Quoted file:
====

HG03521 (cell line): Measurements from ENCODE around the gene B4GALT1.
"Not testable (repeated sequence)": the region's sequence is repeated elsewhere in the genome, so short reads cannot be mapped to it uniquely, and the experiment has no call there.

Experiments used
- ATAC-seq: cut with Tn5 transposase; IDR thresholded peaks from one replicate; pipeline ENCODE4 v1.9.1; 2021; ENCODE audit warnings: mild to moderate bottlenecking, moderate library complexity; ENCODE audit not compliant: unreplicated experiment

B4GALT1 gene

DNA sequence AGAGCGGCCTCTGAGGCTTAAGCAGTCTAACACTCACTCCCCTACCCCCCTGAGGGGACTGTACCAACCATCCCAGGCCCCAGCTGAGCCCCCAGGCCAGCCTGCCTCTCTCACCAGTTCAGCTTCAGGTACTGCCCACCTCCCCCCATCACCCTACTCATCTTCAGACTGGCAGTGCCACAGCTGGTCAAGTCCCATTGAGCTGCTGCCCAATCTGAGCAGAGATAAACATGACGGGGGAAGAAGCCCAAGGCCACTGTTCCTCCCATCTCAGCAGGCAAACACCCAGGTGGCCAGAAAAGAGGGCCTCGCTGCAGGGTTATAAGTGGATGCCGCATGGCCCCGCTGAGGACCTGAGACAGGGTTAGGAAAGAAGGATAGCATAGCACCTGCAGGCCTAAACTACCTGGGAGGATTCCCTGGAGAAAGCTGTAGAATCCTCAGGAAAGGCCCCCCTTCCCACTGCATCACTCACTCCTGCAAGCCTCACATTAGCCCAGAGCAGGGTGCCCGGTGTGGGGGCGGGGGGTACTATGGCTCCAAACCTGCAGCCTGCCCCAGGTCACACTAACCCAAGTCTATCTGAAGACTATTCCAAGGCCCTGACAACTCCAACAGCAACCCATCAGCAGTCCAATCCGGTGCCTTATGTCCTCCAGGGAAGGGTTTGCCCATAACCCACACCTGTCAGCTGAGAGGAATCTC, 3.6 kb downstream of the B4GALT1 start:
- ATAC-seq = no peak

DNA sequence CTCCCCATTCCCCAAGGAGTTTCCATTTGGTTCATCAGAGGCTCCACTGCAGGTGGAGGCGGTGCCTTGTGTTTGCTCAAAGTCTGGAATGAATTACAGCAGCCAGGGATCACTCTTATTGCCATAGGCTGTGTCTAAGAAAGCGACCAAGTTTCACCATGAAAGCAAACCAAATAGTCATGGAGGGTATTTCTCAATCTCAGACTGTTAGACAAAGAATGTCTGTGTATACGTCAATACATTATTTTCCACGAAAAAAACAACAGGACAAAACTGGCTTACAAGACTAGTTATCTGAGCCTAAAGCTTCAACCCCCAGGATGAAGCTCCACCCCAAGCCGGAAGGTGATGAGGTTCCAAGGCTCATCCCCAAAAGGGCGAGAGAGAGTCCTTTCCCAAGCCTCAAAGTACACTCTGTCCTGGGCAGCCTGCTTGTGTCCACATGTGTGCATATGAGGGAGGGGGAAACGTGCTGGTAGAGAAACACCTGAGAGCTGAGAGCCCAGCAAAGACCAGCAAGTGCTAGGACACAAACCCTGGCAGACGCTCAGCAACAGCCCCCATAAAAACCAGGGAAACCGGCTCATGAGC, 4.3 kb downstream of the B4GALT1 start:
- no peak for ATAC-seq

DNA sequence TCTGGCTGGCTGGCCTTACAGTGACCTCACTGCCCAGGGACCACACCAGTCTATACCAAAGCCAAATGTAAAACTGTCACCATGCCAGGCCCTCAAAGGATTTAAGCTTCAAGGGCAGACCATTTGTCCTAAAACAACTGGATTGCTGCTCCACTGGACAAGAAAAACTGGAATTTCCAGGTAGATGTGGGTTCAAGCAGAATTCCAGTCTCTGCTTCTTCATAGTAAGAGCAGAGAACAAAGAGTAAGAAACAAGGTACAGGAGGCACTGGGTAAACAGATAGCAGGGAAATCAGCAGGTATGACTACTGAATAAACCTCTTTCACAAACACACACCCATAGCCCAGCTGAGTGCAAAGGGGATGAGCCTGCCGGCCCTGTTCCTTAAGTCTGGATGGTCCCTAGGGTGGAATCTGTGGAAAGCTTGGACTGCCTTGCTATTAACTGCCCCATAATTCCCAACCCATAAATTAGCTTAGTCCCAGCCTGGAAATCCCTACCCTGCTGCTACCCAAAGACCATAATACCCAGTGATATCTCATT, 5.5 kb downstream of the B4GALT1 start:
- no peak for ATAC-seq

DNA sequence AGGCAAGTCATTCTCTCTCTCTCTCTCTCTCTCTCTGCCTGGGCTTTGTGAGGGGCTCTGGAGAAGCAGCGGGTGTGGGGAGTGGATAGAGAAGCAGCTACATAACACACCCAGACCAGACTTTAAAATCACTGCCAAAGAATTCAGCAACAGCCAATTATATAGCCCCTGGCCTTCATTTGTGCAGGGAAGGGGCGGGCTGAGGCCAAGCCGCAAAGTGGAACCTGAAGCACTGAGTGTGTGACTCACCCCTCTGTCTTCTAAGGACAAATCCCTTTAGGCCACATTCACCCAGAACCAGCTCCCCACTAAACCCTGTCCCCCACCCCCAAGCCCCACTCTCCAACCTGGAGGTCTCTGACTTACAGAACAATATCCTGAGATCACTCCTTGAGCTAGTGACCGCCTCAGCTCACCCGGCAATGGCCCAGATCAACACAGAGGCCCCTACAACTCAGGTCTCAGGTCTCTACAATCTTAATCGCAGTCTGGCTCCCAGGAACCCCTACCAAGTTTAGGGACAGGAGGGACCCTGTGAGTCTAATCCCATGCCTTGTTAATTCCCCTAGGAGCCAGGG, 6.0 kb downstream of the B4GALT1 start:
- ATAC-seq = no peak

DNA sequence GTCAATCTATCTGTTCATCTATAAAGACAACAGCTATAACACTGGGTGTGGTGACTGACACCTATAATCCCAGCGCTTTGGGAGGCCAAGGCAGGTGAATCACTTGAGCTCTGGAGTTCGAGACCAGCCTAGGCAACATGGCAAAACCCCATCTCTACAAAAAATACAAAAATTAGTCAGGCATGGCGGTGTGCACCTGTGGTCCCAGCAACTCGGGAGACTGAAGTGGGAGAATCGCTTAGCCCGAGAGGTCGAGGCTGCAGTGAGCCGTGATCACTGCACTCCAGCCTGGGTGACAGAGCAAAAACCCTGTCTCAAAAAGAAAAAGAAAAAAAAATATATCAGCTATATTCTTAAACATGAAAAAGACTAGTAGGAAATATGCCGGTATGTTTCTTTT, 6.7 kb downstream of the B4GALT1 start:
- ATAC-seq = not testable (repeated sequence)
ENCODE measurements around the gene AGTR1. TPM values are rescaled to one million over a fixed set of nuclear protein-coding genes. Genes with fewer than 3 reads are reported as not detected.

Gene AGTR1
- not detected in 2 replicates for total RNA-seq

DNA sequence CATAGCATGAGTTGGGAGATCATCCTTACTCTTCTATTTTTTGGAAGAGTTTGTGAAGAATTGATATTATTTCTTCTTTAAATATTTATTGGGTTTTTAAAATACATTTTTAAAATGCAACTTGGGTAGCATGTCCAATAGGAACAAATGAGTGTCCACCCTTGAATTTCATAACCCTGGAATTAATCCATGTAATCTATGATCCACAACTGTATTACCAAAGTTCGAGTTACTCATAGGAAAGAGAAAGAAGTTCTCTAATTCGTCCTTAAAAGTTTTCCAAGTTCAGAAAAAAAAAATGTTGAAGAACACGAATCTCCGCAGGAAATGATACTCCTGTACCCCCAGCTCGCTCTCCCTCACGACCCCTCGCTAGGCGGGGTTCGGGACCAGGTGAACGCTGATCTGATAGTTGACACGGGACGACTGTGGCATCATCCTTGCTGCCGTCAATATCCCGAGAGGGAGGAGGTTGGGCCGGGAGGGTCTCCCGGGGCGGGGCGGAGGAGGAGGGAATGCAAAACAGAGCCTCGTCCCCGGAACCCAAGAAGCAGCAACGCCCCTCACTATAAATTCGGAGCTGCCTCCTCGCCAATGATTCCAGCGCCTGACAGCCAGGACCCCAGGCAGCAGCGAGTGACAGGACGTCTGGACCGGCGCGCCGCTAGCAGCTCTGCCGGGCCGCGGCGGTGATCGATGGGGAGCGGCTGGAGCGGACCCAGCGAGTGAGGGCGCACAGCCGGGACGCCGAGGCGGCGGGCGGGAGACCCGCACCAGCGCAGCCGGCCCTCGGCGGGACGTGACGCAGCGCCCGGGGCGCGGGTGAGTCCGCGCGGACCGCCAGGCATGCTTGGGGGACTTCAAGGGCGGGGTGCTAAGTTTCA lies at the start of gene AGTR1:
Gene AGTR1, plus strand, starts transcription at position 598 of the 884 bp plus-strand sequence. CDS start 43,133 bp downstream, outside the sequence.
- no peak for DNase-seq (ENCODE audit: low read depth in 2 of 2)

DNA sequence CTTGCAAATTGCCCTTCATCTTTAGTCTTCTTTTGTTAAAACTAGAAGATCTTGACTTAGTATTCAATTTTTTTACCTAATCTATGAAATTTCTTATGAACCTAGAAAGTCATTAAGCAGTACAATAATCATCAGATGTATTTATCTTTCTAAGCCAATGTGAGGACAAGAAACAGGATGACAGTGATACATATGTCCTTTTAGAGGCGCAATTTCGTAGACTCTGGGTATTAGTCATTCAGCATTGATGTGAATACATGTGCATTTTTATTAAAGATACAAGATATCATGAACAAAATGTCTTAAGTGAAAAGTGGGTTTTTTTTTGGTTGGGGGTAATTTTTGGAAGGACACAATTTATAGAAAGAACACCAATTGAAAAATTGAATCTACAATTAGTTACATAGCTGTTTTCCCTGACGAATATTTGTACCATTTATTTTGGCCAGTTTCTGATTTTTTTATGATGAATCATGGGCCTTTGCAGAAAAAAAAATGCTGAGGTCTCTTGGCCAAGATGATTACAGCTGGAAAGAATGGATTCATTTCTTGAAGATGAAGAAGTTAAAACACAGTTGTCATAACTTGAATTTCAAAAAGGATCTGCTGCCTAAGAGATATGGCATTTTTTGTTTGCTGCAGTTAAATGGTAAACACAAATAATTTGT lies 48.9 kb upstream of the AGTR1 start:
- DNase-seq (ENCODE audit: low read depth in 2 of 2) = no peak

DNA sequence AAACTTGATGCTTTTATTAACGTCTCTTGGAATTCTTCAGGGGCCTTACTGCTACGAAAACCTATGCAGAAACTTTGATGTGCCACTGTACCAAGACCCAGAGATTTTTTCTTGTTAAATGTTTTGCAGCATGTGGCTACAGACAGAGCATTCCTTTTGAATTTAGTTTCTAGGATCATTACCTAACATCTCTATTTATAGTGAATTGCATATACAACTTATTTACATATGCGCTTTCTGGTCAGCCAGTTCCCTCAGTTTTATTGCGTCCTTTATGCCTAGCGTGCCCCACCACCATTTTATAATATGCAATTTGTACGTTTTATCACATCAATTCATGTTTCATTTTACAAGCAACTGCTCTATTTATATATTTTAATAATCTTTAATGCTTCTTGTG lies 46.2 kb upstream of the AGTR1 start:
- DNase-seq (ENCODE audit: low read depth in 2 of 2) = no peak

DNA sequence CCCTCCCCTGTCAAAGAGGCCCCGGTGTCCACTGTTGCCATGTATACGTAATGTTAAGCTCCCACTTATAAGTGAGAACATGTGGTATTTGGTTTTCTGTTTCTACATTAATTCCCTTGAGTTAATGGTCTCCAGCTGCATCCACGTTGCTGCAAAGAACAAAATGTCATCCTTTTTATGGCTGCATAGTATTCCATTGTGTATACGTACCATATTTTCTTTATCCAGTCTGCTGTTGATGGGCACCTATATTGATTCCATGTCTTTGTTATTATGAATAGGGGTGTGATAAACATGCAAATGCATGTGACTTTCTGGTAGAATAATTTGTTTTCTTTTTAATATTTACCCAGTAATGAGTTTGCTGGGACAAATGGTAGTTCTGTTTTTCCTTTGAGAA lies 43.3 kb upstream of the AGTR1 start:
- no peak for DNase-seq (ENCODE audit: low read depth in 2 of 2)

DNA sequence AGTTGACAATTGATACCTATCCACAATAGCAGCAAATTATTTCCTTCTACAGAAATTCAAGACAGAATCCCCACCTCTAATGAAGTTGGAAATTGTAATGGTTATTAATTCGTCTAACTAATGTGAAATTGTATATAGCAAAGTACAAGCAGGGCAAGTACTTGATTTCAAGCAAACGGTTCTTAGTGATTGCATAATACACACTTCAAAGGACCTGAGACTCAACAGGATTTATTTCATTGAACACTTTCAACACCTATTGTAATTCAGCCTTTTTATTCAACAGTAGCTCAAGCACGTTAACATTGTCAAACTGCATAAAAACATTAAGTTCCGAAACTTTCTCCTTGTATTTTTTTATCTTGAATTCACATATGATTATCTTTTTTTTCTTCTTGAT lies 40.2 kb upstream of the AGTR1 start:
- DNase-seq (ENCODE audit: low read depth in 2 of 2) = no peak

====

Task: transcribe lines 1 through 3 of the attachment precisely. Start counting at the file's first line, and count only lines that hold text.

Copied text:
HG03521 (cell line): Measurements from ENCODE around the gene B4GALT1.
"Not testable (repeated sequence)": the region's sequence is repeated elsewhere in the genome, so short reads cannot be mapped to it uniquely, and the experiment has no call there.

Experiments used